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Collaborators: Claire Kearney-Volpe, Mathura Govindarajan, Luis Morales-Navarro, Atul Varma and Chancey Fleet

P5 Access Project:
Making creative coding
accessible to screen reader users.


Coding is a means of production and self-expression that should be accessible to everyone. This project is an attempt to level the playing field with people that have low vision or blindness and want to learn to code. In line with the Processing Foundation’s mission to “promote software literacy” and “empower people of all interests and backgrounds to learn how to program and make creative work with code”, the Processing Accessibility Project is a community-based research and development effort involving a large stakeholder network from academia, target end-user’s interested in learning how to code, and Processing’s open-source community. This document details the research done to facilitate a redesign of the Processing Foundation’s learning resources and p5’s web-based development environment to ensure that they are accessible to people with low vision and blindness.

If you are interested in learning more or getting involved please contact Mathura (mmg542(at)nyu(dot)edu), Luis (luis.morales(at)nyu(dot)edu ), or Claire (claire.kv(at)nyu(dot)edu).

Current (Spring 2017 - Fall 2017)

Building on the work done in 2016, Mathura Govindarajan, Luis Morales-Navarro and Claire Kearney-Volpe, continue working to make the p5 accessible for people that are blind and have low-vision not only through the web IDE but through a library that can be used in other settings.
Our current efforts center around:

Optimization of P5 Accessibility Interceptor in the p5 web IDE.

  1. Continual testing and updating of the Interceptor to respond to new browser updates.
  2. Reducing the verbosity of the canvas text output and canvas table text output.
  3. Enabling the use of multiple outputs —text output, sound output, and table output— simultaneously.
  4. Implementation of a high contrast IDE theme for people with low vision
  5. Development of the P5 Accessibility Library
  6. Working towards making the accessible p5 canvas available outside of the web IDE through a client side library that allows users to make any p5 sketches accessible for people that are blind and visually impaired.

Development of the Accessible P5 Widget.

  1. Testing the Accessible P5 Library by implementing it on the P5 Widget. This should be useful for creating P5 learning materials for people that are blind and visually impaired.

Development of a Color Name Module.

  1. Developing an NPM module/ client side library that when given a HEX or RGB value returns color names that are accessible to people that are blind and visually impaired.

If you are interested in learning more or getting involved please contact Mathura (mmg542(at)nyu(dot)edu), Luis (luis.morales(at)nyu(dot)edu ), or Claire (claire.kv(at)nyu(dot)edu).

Past (Spring 2016 - Fall 2016)

Implementation: Mathura Govindarajan and Claire Kearney-Volpe have been working to make the p5 IDE accessible for people with low vision and blindness. This has involved a great deal of learning, experimenting and testing. The components of the project are as follows:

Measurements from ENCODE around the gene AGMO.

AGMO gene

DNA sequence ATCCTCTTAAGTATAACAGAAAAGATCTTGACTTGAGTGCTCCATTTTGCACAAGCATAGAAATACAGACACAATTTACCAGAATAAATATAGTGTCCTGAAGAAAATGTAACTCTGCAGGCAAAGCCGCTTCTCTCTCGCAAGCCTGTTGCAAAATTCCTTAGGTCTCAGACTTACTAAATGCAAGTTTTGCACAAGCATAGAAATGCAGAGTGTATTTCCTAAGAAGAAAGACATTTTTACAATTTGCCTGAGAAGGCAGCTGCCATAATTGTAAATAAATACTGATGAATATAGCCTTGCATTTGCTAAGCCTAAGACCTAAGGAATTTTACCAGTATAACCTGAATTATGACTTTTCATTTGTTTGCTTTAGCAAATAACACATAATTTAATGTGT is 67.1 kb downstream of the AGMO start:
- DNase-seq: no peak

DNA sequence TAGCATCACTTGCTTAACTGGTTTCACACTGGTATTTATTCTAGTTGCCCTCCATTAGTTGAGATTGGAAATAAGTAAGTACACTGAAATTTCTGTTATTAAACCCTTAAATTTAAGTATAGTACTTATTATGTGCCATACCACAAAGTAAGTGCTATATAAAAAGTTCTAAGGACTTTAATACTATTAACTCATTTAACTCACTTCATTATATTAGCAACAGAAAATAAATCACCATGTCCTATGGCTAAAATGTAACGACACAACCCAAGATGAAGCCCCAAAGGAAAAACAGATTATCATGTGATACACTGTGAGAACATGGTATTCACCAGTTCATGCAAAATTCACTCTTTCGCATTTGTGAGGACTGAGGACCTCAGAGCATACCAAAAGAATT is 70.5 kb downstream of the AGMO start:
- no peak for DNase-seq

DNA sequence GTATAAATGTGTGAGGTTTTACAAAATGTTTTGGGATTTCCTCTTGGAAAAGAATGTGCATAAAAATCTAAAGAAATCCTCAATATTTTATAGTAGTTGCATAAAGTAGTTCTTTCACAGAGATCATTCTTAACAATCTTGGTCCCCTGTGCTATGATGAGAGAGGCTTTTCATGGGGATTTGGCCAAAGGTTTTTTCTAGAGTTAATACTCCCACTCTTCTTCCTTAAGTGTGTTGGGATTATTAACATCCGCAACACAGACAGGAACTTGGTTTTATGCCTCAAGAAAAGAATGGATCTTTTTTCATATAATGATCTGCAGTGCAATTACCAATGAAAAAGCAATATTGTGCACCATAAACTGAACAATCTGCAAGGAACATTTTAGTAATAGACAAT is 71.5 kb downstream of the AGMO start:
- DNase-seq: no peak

1. Cross-platform (Browser+Assistive Tech+OS combination) testing. Our P5 web IDE prototype works best in the following Browser+Assistive Tech+OS combinations:
    • JAWS + Internet Explorer 11+ Windows
    • NVDA+ Firefox/Chrome+Windows
    • VoiceOver + Safari + OSX
    • (Also works on ChromeVox+Chrome+OSX/WIndows)

  2. Code Editor.
    • One of the main components of the IDE is its edit field. The editor that was selected was CodeMirror and this was tested with various OS and screen reader combinations to determine its usability by people with low-vision and blindness.

    • Note: * CodeMirror was one of the most accessible editors that is currently widely supported * We needed to add some extra features such as line number recognition for screen readers

    • Making the UI accessible involves ensuring that all elements present in the webpage/IDE are accessible to screen readers without sacrificing any functionality. Some of the things we are implementing include:
      • * creating accessible elements and ensuring semantic HTML (buttons/labels/links/tables)
      • * including aria-live regions
      • * ensuring the user knows which line number they are on
      • * making lint messages accessible

  3. Creating accessible content for the output.

    Although the content of the canvas is impenetrable by the screenreader, it is important to ensure that the visual and spatial content be explained in some way. To do this, we added a textual counterpart to every object drawn on the canvas. This decision was made by Claire after discovering the WCAG Task Force on Canvas Accessibility ’s recommendation around the creation of Shadow DOMs.
    The output contains a summary, or gist description of what is present in the canvas along with a table that contains details of objects. Both summary and table update in realtime with the sketch.

In addition to this shared implementation documentation, Mathura has documented her internship process and thoughts in Mathura's personal blog.